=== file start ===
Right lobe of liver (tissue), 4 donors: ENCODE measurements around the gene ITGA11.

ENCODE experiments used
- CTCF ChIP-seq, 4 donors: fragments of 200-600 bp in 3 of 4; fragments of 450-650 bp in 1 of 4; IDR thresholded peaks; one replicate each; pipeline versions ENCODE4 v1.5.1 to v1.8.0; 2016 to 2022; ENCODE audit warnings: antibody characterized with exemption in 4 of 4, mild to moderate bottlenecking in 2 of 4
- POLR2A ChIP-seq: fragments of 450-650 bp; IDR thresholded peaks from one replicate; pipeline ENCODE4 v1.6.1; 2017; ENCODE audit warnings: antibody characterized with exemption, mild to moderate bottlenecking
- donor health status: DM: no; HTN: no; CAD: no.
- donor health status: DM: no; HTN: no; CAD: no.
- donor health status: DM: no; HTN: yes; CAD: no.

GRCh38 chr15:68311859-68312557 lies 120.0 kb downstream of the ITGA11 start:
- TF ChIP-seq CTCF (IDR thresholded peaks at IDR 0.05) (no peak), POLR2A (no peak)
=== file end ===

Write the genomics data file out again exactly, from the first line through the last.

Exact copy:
Right lobe of liver (tissue), 4 donors: ENCODE measurements around the gene ITGA11.

ENCODE experiments used
- CTCF ChIP-seq, 4 donors: fragments of 200-600 bp in 3 of 4; fragments of 450-650 bp in 1 of 4; IDR thresholded peaks; one replicate each; pipeline versions ENCODE4 v1.5.1 to v1.8.0; 2016 to 2022; ENCODE audit warnings: antibody characterized with exemption in 4 of 4, mild to moderate bottlenecking in 2 of 4
- POLR2A ChIP-seq: fragments of 450-650 bp; IDR thresholded peaks from one replicate; pipeline ENCODE4 v1.6.1; 2017; ENCODE audit warnings: antibody characterized with exemption, mild to moderate bottlenecking
- donor health status: DM: no; HTN: no; CAD: no.
- donor health status: DM: no; HTN: no; CAD: no.
- donor health status: DM: no; HTN: yes; CAD: no.

GRCh38 chr15:68311859-68312557 lies 120.0 kb downstream of the ITGA11 start:
- TF ChIP-seq CTCF (IDR thresholded peaks at IDR 0.05) (no peak), POLR2A (no peak)